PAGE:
Written by Ned Lodwick, U.S. Grant Homestead Association
Generals Grant and Pemberton sit alone and discuss the terms of the largest surrender of the Civil War.
The Union forces now faced the strongest Confederate defenses they had yet faced at the Big Black Bridge. At the Big Black Bridge Ulysses again demonstrated his ability to see maneuvers that other generals did not yet understand. This is just one more reason the U.S. Army calls Ulysses S. Grant the first modern general of the U.S. Army. While his generals prepared for a frontal assault across a broad river into the face of fixed earthworks Grant sent Sherman and his men five miles north to cross the river. Sherman’s men then marched south, ‘double time’, and attacked the entrenched Confederates from their undefended side. A veteran reporter sent this report to his newspaper, “It was the most perilous and ludicrous charge I witnessed during the war!”
It was all over in three minutes. The Union attackers lost 200 men killed and wounded while the Confederates lost 1,751 men and 17 pieces of artillery. The Confederates retreated in disorder. The maneuvering, mobility, speed, and firepower of this campaign was a Grant trademark and it would become a trademark of the U.S. Army that continues until today.
Gen. Pemberton then pulled all of his troops back into the walls of Vicksburg. In 17 days Gen. Grant’s men had marched over 100 miles, while living off the land, and had fought and won five battles.
On May 18th General Grant ordered assaults on the City of Vicksburg itself thinking that the Confederates were demoralized from their many defeats in the last few days but nothing could have been farther from the truth. The Union assaults on the 19th and 22nd were well planned and executed but Vicksburg’s defense seemed to be as invincible as advertised. The siege of the city began and Grant again showed his ability to alter his plans of assault to a siege to protect his army from unnecessary loss of life.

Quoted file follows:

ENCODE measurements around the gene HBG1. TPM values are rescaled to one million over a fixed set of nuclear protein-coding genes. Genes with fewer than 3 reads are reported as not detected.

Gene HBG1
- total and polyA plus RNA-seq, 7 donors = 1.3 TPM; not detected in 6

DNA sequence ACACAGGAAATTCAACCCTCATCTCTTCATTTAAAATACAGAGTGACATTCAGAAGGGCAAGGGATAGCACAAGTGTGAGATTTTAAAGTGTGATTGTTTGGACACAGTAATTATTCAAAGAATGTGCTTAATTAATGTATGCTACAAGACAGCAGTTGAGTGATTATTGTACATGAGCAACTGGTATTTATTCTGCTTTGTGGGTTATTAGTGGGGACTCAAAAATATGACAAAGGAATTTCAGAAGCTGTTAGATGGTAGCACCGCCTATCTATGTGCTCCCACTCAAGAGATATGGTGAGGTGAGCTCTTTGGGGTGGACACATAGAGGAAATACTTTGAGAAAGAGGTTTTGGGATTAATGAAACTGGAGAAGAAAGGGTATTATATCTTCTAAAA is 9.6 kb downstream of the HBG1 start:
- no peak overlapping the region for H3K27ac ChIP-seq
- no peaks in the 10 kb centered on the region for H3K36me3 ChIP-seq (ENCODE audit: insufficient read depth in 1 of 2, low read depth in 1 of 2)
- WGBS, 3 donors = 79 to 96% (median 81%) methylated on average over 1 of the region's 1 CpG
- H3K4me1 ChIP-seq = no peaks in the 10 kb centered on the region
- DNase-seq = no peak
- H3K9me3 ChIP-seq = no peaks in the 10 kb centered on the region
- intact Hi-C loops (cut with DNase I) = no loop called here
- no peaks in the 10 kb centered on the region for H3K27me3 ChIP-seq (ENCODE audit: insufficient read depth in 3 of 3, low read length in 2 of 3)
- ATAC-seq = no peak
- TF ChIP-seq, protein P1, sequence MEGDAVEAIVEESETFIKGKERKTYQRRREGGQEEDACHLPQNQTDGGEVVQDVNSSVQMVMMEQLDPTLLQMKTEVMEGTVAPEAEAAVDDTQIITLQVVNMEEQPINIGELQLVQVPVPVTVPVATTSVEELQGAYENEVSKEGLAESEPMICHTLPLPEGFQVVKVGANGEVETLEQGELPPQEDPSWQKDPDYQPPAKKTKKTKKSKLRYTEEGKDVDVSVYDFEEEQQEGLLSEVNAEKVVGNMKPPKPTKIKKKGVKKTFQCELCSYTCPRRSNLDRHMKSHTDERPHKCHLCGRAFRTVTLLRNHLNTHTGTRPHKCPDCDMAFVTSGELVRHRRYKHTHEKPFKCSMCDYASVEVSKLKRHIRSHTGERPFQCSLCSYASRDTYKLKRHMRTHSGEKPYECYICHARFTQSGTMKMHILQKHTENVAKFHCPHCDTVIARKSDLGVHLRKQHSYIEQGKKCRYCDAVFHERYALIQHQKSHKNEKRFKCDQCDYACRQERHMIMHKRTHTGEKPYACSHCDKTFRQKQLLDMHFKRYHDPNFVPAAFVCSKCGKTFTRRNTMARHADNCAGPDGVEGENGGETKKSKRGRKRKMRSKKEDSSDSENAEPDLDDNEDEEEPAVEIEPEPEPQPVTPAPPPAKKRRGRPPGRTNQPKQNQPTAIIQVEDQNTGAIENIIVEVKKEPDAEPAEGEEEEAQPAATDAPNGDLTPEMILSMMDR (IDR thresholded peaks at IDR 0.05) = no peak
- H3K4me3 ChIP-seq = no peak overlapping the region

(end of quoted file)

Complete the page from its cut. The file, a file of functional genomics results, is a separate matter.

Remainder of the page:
Vicksburg became a truly beleaguered city. Grant’s army now numbered 77, 000 well armed and well feed soldiers while the 30,000 Confederates and an even larger civilian population looked forward to ever smaller rations of food. To increase the pressure Gen. Grant kept up a 24 hour artillery barrage with his 220 field pieces and Admiral Porter did the same with his 100 massive naval guns.
By early July the garrison and civilians of Vicksburg were living on mule meat and not very much of that. Caves were dug into the cliffs to give some protection from the continual shelling. No hope of a breakout by the Confederates within the city or relief from a Confederate army from other parts of the South was possible. Gen. Pemberton’s only choice was to surrender his army and the city.
Pemberton was a Pennsylvania man who had married a southern woman and said he thought he could get the best terms of surrender on the 4th of July. Grant and Pemberton talked under a stunted oak tree and eventually worked out the terms and the city surrendered on July 4, 1863. The Mississippi River was open, the Confederacy was cut from the West, and Grant had captured his second complete army. Many people in the South didn’t celebrate the ‘North’s’ 4th of July until WWII.
The Battle of Gettysburg ended on July 3rd and took all of the headlines in the national newspapers. The President understood the significance of both victories and their value to the Union cause. Gen. Meade got a curt message from the President chiding him for not pursuing Lee’s Army and allowing them to escape into Virginia. General Grant received this telegram from President Lincoln.
MY DEAR GENERAL:
I do not remember that you and I ever met personally. I write this now as a grateful acknowledgement for the almost inestimable service you have done the country. I wish to say a word further. When you first reached the vicinity of Vicksburg, I thought you should do, what you finally did-march the troops across the neck, run the batteries with the transports, and thus go below; and I never had any faith, except in the general hope that you knew better than I, that the Yazoo Pass expedition and the like would succeed. When you got below and took Port Gibson, Grand Gulf and vicinity, I thought you should go down the river and join Gen. Banks; and when you turned Northward East of the Big Black, I feared it was a mistake. Now I wish to make the personal acknowledgment that you were right, and I was wrong.
Yours very truly,